Nica Aquino BFA Thesis Spring 2013
Portland, Oregon is a great city that is known for many things. It prides itself in its weirdness, affordability, bicycle culture, easy transit, local cuisine, microbreweries, and more. Portland is also proud of its social equity, tolerance and
diversity— But does Portland really reflect all of these qualities?
Throughout my experience living in Portland, I have focused a majority of my photographic career making societal observations on the whiteness that embodies the city. Portland is 81.2% white according to the most recent Multnomah County census in 2011, and remains the whitest major city in the United States. In 2010, nearly 10,000 people of color were forced to relocate as a result of gentrification. This left people of color with little access to grocery stores, banks, sidewalks, and safe, gang-free and drug-free neighborhoods. Unfortunately, this is not the first time in the history of the city that people were forced to relocate due to the color of their skin. Because of
gentrification, a majority of the diversity that exists in the city is situated within the margins of Portland.
What is gentrification? Gentrification is the process of renewal and rebuilding accompanying the influx of middle-class or affluent people into deteriorating areas that often displaces poorer residents. Although gentrification occurs with good intentions, gentrification usually results in pushing out people of color and those experiencing economic struggles. There is a great neglect of this reality here. Yes,
Portland is the whitest major city in the country and it’s hard to see anything else because of that. It’s easy for residents of Portland to take for granted the diversity that is present, because the city is predominantly white.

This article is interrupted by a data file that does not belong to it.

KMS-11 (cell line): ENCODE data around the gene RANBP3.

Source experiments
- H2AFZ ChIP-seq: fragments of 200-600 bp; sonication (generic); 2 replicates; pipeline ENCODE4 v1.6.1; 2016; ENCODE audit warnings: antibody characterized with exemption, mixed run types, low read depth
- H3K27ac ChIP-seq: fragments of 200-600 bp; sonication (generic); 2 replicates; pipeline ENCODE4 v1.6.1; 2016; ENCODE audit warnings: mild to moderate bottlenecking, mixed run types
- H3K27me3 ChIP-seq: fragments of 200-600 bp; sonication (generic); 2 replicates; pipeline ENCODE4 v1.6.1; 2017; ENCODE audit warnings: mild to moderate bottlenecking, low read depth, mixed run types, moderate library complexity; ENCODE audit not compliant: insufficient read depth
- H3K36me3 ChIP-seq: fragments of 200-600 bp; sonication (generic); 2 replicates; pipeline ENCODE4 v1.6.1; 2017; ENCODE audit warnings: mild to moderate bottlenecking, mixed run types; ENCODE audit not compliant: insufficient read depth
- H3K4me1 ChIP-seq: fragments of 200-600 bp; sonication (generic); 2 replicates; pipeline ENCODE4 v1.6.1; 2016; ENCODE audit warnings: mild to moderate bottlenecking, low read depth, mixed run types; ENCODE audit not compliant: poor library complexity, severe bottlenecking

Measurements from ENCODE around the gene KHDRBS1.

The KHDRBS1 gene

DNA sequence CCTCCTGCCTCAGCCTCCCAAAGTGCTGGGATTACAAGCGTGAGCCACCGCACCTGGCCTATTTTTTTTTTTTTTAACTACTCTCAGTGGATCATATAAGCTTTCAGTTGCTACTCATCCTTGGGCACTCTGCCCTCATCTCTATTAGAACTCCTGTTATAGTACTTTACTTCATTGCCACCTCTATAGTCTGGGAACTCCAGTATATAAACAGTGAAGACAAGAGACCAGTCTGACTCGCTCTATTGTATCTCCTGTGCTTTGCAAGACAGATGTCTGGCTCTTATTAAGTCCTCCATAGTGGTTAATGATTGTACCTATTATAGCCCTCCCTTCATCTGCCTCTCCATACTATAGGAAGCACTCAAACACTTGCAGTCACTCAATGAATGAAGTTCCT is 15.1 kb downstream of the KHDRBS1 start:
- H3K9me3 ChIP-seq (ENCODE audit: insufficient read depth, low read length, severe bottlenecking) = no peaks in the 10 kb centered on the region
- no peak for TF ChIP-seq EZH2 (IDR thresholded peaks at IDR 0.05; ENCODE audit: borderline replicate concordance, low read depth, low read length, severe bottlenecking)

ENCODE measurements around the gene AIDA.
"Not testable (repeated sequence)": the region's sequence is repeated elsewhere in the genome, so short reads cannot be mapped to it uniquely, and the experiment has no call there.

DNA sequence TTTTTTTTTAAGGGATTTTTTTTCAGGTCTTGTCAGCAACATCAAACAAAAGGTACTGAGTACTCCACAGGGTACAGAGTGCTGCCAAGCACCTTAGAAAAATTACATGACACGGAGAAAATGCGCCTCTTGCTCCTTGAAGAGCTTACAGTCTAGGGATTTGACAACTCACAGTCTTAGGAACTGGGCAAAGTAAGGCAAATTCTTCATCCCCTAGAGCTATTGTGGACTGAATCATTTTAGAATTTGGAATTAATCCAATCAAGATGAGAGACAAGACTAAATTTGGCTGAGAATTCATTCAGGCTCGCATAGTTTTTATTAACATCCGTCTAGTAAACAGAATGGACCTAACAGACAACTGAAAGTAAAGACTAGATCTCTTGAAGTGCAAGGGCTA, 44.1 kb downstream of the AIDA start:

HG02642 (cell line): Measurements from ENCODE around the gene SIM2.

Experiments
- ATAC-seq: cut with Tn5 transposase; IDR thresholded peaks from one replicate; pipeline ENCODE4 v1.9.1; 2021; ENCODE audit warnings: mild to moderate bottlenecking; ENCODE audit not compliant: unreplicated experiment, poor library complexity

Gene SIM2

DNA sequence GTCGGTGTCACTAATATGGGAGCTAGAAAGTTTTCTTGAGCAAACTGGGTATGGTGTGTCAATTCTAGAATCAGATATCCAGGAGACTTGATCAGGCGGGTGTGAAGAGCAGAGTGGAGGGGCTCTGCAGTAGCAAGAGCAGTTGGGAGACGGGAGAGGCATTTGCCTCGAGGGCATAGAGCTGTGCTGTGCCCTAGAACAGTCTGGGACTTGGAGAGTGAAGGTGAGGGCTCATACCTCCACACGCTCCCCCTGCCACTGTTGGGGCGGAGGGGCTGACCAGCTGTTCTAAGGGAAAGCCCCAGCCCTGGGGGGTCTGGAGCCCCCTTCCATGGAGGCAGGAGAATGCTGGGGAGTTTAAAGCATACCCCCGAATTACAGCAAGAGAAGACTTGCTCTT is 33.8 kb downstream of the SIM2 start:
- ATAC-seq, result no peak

What about the other 18.8% of Portland that isn’t white? I am what Portlanders like to call a “transplant,” an outsider. How do outsiders and minorities adapt here? Where do marginalized communities in Portland belong? I have been here for the last five years, dealing with disappointment, frustration and anger with the city, along with other like-minded people of color who also share my frustrations. These frustrations have mainly come from the many white American residents of Portland who continue to dismiss the ongoing historical and economical issues of race within the city, claiming that these problems are “outdated,” or “not their problem.”
Today, ethnic, racial and cultural diversity in Portland is slowly dwindling within the inner city due to the forces of the economy, rising rents, cost of living and
gentrification. For this book, I’ve traveled all over Portland, near and far, in an attempt to capture the cultural richness that we forget exists in Portland. Because Portland is so white in our minds, many of us take for granted the little diversity that does still exist here. It’s difficult to see anything else but white, when the city is primarily white. This is my challenge as an artist and what my work as a photographer focuses around. Even as a person of color, sometimes I forget these hidden gems that are scattered throughout the city.
Honing my skills as a social documentary and street photographer, I have embarked on a spiritual and enlightening journey with my 35mm camera to document, explore and experience as many aspects of the diversity that does exist in Portland. Many of the city’s diverse communities did not exist within Portland Proper, but instead, within the margins of the Greater Portland Metro areas and Portland’s suburbs. “Where do we belong?” is a question many of us in marginalized communities still continue to ask
ourselves. People from all over the country chase silver lined dreams to this city in search of a unique life experience and somewhere affordable to live. Don’t we all deserve equal access to all these qualities that make Portland so great?
This is not a story about a white city. This is a story about my city, about getting lost in preconceptions and finding a new attitude and point of view. This is not a book aimed to sell the city or to make a profit. This is about the rich hidden treasures that can easily be taken for granted by any of us. This is a story about an outsider looking to make a home.